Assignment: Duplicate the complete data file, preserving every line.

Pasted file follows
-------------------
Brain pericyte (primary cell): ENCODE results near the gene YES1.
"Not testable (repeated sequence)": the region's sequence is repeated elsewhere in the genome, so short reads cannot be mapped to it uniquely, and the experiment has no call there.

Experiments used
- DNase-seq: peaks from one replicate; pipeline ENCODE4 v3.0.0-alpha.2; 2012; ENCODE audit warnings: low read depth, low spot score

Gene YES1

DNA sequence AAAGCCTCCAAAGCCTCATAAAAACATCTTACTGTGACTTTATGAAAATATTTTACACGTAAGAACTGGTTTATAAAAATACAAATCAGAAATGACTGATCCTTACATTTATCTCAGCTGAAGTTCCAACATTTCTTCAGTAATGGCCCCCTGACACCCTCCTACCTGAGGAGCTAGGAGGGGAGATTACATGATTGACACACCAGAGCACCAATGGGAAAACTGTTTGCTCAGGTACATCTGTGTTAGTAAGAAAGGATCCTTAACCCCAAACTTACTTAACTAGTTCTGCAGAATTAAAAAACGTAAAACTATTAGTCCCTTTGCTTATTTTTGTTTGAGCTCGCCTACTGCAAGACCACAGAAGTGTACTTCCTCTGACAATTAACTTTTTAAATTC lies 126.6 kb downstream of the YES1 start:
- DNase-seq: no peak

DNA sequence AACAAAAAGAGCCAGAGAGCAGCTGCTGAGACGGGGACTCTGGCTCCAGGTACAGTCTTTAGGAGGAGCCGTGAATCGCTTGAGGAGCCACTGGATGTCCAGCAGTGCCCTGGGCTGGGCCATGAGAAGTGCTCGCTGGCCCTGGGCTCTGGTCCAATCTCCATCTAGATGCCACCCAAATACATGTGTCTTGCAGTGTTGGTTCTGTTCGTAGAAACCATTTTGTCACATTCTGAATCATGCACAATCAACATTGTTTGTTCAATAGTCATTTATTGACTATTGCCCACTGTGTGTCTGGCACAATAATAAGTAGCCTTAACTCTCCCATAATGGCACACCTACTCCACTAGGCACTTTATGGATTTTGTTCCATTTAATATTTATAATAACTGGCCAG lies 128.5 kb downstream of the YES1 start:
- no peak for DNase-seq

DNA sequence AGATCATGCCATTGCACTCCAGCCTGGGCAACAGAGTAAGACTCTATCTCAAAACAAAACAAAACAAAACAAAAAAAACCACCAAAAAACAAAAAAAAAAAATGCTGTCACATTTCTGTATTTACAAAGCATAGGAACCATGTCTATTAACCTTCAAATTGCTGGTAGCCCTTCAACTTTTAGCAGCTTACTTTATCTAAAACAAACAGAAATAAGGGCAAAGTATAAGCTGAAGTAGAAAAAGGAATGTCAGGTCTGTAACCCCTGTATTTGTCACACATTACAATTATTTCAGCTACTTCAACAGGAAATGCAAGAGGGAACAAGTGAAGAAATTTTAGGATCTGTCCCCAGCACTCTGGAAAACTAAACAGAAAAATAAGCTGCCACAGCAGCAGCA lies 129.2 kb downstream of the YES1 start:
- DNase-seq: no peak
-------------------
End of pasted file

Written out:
Brain pericyte (primary cell): ENCODE results near the gene YES1.
"Not testable (repeated sequence)": the region's sequence is repeated elsewhere in the genome, so short reads cannot be mapped to it uniquely, and the experiment has no call there.

Experiments used
- DNase-seq: peaks from one replicate; pipeline ENCODE4 v3.0.0-alpha.2; 2012; ENCODE audit warnings: low read depth, low spot score

Gene YES1

DNA sequence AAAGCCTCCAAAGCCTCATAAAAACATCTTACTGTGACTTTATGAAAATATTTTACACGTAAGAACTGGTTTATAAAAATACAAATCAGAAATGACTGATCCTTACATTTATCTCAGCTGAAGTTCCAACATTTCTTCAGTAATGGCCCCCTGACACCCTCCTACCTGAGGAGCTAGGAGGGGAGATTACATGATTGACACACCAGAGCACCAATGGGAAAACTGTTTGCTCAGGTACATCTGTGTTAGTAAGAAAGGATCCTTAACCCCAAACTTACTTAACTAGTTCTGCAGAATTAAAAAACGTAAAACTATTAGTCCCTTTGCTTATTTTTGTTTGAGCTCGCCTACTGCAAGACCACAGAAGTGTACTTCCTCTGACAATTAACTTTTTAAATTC lies 126.6 kb downstream of the YES1 start:
- DNase-seq: no peak

DNA sequence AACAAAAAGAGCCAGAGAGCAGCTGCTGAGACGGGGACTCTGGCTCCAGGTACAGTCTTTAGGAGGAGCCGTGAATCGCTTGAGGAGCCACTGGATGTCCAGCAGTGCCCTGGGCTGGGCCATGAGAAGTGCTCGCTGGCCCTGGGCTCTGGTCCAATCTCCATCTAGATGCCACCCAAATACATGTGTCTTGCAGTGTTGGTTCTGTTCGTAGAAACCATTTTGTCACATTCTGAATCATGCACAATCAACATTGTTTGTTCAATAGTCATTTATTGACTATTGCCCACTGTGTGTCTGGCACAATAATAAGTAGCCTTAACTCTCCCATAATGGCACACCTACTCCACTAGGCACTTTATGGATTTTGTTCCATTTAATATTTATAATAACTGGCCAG lies 128.5 kb downstream of the YES1 start:
- no peak for DNase-seq

DNA sequence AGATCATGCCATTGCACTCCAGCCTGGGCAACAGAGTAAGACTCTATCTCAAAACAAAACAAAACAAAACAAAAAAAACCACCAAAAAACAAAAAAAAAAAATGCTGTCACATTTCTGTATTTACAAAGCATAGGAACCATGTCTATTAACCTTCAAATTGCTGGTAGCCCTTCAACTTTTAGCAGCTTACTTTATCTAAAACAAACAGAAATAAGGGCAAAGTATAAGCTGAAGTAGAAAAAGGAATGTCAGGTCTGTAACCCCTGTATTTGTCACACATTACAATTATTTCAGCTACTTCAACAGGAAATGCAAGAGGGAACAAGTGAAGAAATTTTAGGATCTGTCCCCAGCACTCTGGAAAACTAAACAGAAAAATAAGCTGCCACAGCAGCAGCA lies 129.2 kb downstream of the YES1 start:
- DNase-seq: no peak